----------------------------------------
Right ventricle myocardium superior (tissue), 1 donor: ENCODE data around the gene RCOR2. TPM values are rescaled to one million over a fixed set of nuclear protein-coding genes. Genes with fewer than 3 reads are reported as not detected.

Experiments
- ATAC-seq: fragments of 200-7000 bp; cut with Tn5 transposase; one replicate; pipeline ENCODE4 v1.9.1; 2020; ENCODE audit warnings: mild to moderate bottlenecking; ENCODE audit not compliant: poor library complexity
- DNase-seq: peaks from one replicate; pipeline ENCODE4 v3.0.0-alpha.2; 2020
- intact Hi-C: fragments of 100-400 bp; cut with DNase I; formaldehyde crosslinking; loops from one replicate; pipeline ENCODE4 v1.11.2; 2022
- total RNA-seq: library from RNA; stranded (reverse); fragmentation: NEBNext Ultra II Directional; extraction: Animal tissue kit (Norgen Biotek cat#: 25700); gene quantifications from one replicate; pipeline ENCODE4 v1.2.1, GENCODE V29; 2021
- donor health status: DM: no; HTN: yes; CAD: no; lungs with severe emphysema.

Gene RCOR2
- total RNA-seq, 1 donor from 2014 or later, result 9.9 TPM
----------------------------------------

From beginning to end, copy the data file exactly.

Right ventricle myocardium superior (tissue), 1 donor: ENCODE data around the gene RCOR2. TPM values are rescaled to one million over a fixed set of nuclear protein-coding genes. Genes with fewer than 3 reads are reported as not detected.

Experiments
- ATAC-seq: fragments of 200-7000 bp; cut with Tn5 transposase; one replicate; pipeline ENCODE4 v1.9.1; 2020; ENCODE audit warnings: mild to moderate bottlenecking; ENCODE audit not compliant: poor library complexity
- DNase-seq: peaks from one replicate; pipeline ENCODE4 v3.0.0-alpha.2; 2020
- intact Hi-C: fragments of 100-400 bp; cut with DNase I; formaldehyde crosslinking; loops from one replicate; pipeline ENCODE4 v1.11.2; 2022
- total RNA-seq: library from RNA; stranded (reverse); fragmentation: NEBNext Ultra II Directional; extraction: Animal tissue kit (Norgen Biotek cat#: 25700); gene quantifications from one replicate; pipeline ENCODE4 v1.2.1, GENCODE V29; 2021
- donor health status: DM: no; HTN: yes; CAD: no; lungs with severe emphysema.

Gene RCOR2
- total RNA-seq, 1 donor from 2014 or later, result 9.9 TPM